Why CRP works for pheasants and quail
The national Conservation Reserve Program is 30! The CRP was signed into law by President Reagan as part of the Farm Bill on December 23, 1985, to help agricultural producers to voluntarily conserve soil, water, and wildlife. The TRCP and our partners will be celebrating the 30th anniversary of CRP throughout the month of December and into 2016, by highlighting the successes of this popular bipartisan program—regarded by many as the greatest private lands conservation initiative in U.S. history. Here on our blog, we’ll devote a series of posts to the critters that have seen tremendous habitat benefits: upland birds, waterfowl, forest dwellers, and freshwater fish. CRP works for wildlife, and it works for sportsmen.
We’ve said it before, and we’ll say it again: Habitat loss is one of the greatest threats to sportsmen in this country. This is especially true in the midwestern, eastern, and southern states, where vast amounts of public lands aren’t available to provide habitat for game species. Many hunters and anglers rely on the generosity of private landowners who allow outdoor recreation on their property. Even if you have all the access you need, a landowner’s decision to either maintain habitat or convert land for crops dramatically affects wildlife and your experiences afield.
According to one report, 11 out of 19 non-migratory game birds in the U.S. depend on private lands for more than 50 percent of their habitat. For seven of these species, 80 percent of the population resides on private lands—the Northern bobwhite quail is a perfect example, with 97 percent located on private lands.
So how can we maintain sustainable populations, for the sake of the birds and our sports? Enter the Conservation Reserve Program.
CRP Equals Habitat
America’s rural landscape changed dramatically in the latter half of the 20th century, as urban areas sprawled and farm technology became more sophisticated. In the Prairie Pothole Region, for instance, 60 to 90 percent of original native grasslands have been lost to agriculture and other development. As a result, we’ve seen equally dramatic declines in upland bird populations. Some estimates show a 15-percent annual decline in upland bird numbers until 1986, the first year that farmers and ranchers were eligible to enroll lands in the CRP.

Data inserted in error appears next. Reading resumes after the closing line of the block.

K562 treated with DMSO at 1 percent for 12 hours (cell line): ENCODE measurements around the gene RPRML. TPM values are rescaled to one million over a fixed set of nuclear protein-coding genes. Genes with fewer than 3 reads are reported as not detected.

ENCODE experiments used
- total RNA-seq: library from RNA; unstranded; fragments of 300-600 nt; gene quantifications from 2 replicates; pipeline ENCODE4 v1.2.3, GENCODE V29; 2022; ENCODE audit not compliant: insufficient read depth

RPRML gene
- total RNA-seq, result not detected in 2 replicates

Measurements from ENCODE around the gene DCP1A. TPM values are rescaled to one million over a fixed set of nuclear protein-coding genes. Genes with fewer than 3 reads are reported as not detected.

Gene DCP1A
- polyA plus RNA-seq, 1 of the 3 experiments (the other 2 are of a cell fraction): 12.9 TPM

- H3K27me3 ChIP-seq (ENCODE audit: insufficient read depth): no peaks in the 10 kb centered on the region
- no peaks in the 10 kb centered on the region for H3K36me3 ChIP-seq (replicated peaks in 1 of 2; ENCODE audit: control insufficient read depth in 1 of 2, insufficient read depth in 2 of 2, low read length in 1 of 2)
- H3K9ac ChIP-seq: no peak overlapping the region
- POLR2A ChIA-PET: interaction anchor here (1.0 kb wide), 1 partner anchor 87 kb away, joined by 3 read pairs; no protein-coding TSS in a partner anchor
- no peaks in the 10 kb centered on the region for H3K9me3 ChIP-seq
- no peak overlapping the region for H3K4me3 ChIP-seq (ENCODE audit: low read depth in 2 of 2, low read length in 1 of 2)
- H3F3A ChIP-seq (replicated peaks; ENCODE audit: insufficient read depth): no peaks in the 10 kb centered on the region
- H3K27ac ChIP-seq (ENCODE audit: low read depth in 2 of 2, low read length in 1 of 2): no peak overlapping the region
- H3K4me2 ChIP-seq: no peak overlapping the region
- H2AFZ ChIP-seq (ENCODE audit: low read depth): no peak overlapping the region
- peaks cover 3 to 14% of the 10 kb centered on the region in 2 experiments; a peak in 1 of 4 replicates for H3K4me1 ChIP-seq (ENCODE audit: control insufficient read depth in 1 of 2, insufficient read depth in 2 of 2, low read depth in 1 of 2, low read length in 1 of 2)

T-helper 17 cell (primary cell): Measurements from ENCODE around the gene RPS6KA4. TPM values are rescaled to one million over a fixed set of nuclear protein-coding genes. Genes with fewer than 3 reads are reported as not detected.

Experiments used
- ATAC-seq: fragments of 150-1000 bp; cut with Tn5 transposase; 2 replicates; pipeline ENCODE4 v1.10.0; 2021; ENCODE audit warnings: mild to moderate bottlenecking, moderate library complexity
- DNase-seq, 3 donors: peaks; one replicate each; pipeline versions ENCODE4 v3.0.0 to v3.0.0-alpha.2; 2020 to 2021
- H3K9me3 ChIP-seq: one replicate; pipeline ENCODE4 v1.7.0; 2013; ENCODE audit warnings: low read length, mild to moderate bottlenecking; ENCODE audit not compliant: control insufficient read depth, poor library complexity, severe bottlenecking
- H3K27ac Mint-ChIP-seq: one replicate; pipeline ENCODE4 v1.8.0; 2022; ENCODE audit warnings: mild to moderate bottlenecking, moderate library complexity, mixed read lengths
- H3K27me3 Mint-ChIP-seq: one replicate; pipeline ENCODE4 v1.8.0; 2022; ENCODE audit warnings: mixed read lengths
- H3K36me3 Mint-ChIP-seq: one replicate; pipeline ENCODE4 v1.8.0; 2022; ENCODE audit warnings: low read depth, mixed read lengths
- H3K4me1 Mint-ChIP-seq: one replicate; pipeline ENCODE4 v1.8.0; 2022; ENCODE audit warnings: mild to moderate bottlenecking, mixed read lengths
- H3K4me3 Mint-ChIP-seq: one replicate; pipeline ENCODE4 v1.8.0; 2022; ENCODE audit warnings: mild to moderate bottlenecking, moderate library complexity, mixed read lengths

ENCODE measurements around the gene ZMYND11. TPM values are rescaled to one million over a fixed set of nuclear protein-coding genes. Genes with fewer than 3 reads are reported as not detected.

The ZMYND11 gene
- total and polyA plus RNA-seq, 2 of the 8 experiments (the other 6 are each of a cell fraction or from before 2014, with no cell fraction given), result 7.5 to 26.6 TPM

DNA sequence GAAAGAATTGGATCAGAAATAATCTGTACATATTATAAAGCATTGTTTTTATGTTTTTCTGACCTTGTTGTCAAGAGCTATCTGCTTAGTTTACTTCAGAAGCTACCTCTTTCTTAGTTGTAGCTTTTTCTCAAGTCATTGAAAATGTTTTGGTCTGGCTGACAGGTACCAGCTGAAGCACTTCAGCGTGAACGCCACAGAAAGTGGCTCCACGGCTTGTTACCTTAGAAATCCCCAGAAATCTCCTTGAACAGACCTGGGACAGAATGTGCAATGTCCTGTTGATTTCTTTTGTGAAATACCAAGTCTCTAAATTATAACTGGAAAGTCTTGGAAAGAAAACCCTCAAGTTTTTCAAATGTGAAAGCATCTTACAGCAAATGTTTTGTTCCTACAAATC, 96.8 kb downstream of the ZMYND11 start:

Since that time, upland bird population declines have thankfully slowed or even reversed, due to the reestablishment of habitat on private lands. In pheasant country, Nebraska only showed a 5-percent annual population decline following the introduction of CRP, and in Iowa, pheasant numbers increased 30 percent in the first five years of the program. Through 2006, the U.S. Department of Agriculture associated a 4-percent annual increase in CRP acreage with a 22-percent increase in pheasant counts. And at the height of CRP’s enrollment in 2006 to 2008, 32 million acres nationwide were credited with producing pheasant numbers unmatched since the 1960s.
Around the same time that CRP peaked, in 2004 the USDA made a new category of lands eligible for the program: habitat buffers for upland birds. Where pheasants benefit from a wide range of conservation practices, including whole-field CRP enrollments and planted food plots, bobwhite quail can do very well in small, 30- to 120-foot-wide strips of buffer habitat, generally placed on marginal or less productive farmland. These buffers often represent an insignificant change for landowners (as little as 5 percent of a farm operation), but they can also provide important nesting, brood rearing, and escape cover for upland species, and serve as travel corridors between fragmented habitat areas. A National Bobwhite Conservation Initiative study estimates that this new CRP initiative added 30,000 coveys to the landscape each year from 2006 to 2011, or approximately 1.5 bobwhites per acre of native grassland enrolled in the program. Compared to their small average enrollment size, these buffers can have an exponentially positive impact on wildlife.